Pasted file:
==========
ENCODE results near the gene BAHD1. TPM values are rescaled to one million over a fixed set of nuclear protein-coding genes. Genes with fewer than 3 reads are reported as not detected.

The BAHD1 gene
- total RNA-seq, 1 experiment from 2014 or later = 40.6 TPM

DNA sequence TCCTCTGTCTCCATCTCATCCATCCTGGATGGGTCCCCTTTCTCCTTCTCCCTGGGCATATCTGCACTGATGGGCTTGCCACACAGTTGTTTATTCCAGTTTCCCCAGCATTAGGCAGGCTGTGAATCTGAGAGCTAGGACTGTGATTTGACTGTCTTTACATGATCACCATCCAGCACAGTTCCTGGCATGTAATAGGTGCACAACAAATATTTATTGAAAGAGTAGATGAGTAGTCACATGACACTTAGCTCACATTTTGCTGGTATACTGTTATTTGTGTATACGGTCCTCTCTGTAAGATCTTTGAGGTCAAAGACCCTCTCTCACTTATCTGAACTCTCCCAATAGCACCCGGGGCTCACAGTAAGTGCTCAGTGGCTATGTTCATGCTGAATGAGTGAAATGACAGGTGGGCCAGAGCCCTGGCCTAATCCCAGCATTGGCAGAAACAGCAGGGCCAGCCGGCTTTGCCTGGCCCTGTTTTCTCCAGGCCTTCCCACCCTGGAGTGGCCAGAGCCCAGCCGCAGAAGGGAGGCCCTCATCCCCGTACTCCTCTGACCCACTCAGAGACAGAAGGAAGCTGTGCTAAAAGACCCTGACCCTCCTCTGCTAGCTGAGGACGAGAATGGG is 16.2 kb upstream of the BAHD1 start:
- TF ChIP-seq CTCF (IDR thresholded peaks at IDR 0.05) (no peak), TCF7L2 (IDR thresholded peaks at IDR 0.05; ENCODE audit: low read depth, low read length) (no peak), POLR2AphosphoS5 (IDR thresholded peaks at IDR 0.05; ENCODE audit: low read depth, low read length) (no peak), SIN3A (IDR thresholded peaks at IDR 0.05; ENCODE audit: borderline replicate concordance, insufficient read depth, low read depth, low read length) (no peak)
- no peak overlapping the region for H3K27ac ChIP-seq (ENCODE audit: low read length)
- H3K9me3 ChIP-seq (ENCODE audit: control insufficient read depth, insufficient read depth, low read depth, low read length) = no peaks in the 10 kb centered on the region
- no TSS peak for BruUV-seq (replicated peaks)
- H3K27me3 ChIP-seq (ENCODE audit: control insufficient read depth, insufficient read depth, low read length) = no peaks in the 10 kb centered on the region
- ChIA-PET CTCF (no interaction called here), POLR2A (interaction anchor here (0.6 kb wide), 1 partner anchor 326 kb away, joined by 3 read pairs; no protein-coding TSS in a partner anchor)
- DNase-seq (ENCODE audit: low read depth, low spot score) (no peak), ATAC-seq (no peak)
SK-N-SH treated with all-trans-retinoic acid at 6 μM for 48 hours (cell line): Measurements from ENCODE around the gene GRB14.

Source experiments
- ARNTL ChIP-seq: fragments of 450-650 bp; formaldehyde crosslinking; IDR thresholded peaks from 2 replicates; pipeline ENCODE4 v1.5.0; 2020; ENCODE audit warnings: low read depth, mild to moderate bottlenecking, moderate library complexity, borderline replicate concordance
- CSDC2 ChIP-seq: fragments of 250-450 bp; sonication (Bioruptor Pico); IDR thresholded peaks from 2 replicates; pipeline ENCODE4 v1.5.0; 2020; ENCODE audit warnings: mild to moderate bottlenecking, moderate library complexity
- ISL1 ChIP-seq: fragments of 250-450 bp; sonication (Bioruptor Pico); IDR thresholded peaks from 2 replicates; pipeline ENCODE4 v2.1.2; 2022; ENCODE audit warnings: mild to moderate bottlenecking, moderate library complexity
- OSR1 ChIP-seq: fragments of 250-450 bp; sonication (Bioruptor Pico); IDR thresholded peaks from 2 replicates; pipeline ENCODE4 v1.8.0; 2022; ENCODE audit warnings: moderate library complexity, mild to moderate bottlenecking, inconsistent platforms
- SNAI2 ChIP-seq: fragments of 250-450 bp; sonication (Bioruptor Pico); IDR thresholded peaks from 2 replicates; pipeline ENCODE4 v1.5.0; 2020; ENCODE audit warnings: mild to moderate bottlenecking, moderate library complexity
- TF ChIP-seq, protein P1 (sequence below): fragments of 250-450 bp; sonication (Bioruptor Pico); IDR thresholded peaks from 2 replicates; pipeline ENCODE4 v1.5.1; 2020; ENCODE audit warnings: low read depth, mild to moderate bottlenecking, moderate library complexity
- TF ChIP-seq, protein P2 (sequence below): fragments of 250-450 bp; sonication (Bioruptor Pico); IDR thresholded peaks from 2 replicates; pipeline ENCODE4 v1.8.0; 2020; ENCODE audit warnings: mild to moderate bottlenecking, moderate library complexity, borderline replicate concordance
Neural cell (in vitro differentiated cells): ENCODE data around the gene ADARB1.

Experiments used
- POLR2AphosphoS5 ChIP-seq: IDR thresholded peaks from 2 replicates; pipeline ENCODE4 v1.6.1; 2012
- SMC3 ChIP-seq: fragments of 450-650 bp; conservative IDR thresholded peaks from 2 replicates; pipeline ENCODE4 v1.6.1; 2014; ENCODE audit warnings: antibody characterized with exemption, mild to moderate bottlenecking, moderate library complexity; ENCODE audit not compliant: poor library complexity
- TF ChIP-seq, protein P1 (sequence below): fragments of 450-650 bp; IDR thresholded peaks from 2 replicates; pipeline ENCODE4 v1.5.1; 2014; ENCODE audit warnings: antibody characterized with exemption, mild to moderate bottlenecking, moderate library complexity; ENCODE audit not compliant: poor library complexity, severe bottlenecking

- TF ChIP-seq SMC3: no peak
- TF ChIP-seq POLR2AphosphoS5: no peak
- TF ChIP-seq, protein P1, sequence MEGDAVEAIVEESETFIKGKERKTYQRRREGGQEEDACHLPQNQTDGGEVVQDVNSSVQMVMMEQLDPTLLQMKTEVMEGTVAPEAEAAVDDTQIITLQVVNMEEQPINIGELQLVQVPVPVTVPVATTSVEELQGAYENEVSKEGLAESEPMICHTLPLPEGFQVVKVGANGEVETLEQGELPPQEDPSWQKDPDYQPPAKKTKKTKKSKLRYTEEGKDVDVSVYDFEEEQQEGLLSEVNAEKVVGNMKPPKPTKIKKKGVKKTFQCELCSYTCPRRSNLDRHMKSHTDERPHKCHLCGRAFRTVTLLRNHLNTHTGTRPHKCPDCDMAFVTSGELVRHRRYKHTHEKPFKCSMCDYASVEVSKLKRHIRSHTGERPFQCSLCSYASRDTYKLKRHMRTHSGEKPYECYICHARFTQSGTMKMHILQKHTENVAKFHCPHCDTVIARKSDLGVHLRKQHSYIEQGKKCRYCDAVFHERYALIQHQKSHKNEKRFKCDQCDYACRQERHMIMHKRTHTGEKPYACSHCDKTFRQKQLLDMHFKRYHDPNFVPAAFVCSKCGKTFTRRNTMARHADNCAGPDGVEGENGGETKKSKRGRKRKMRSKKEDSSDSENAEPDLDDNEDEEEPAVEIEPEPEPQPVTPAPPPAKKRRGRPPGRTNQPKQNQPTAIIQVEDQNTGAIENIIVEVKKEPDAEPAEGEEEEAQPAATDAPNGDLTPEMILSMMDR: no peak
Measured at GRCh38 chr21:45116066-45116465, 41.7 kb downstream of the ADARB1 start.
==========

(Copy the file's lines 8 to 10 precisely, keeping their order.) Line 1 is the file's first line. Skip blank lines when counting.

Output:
- no TSS peak for BruUV-seq (replicated peaks)
- H3K27me3 ChIP-seq (ENCODE audit: control insufficient read depth, insufficient read depth, low read length) = no peaks in the 10 kb centered on the region
- ChIA-PET CTCF (no interaction called here), POLR2A (interaction anchor here (0.6 kb wide), 1 partner anchor 326 kb away, joined by 3 read pairs; no protein-coding TSS in a partner anchor)